Flu cases rise over Christmas break
There was a slight rise in cases of flu over Christmas, however, the real number may be higher as many doctor's surgeries closed on bank holidays.
Health Protection Agency data showed 33 per 100,000 people in England visited their GP about flu last week. Up from 27 per 100,000 the week before.
Also, a higher proportion of calls to NHS Direct were about flu.
Flu symptoms include a sudden fever, a cough with a sore throat, and aching muscles and joints.
Prof John Watson, from the HPA, said: "Over the Christmas period we have seen a slight rise in flu activity across several of our indicators in line with the trend we expect to see at this time of year.
"However, the latest data should be interpreted with caution due to GP practices being closed on the bank holidays which may have impacted on GP consultation rates.
"It is vital that those who are most 'at risk' from flu make sure they receive their vaccination as this is the most effective way of preventing them from becoming ill with the virus."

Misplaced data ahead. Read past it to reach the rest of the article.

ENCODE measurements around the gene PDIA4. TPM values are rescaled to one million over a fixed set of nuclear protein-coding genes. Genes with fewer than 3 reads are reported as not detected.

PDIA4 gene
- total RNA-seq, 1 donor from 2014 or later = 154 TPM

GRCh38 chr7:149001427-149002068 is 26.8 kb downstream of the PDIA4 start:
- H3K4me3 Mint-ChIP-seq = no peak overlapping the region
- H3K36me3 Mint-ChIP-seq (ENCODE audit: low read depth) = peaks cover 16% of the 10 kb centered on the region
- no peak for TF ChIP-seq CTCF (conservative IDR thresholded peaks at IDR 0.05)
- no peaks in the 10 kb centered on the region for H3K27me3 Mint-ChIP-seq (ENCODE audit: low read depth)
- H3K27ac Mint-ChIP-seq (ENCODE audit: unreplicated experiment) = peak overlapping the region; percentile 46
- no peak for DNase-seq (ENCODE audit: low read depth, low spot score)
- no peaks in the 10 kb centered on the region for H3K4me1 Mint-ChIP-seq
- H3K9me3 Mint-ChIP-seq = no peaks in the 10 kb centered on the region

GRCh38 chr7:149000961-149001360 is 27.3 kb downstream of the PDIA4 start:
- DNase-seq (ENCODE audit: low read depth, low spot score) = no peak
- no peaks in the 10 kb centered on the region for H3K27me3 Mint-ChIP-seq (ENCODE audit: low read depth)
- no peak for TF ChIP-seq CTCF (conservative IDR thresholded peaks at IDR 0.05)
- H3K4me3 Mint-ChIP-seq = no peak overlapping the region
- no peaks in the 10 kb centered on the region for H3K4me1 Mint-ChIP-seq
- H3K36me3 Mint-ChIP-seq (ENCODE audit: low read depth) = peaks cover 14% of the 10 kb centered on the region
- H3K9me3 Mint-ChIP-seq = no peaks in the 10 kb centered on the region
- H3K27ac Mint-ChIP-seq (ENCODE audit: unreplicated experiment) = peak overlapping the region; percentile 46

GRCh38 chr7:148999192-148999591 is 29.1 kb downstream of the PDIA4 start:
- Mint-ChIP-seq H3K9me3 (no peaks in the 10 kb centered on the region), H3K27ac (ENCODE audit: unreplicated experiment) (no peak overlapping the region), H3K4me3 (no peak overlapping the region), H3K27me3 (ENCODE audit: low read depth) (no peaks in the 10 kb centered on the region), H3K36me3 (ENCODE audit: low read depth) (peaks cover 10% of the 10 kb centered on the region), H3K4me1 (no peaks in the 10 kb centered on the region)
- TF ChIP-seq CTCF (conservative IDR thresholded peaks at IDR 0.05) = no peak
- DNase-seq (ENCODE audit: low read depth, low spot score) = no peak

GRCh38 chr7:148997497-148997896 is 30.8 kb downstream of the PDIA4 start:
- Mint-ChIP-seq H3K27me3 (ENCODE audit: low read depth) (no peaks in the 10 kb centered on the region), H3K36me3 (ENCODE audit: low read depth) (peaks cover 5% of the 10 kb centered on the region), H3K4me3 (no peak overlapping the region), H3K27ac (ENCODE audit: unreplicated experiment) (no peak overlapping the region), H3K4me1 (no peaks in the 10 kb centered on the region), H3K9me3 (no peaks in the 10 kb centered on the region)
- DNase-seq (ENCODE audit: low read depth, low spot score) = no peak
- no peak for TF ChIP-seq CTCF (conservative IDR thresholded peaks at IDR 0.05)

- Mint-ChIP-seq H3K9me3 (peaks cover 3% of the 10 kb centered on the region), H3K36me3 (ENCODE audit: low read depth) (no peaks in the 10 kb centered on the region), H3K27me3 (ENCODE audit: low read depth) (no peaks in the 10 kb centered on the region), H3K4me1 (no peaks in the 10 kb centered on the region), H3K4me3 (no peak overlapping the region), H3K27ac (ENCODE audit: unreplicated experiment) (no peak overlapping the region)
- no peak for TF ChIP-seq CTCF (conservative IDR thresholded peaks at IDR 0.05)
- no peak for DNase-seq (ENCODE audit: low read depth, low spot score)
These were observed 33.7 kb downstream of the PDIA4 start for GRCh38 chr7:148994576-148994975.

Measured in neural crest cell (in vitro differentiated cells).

At risk groups include the over-65s, pregnant women, people with weakened immune systems and other health conditions.
There was also a rise in cases of the winter vomiting bug, norovirus, in the last week of 2012.
The combination of the festive period and a large number of norovirus cases has led to call for more people to donate blood due to a shortage of supply.
A Department of Health spokesperson said: "The NHS is experienced in dealing with the extra pressure the winter period can bring every year and is coping well so far this winter.
"To try to reduce the spread of flu and other winter bugs, we have launched the 'Catch It. Bin It. Kill It' campaign.
"It reminds us that we can all play a part in limiting the spread of flu by washing our hands and throwing away used tissues to prevent the spread of viruses."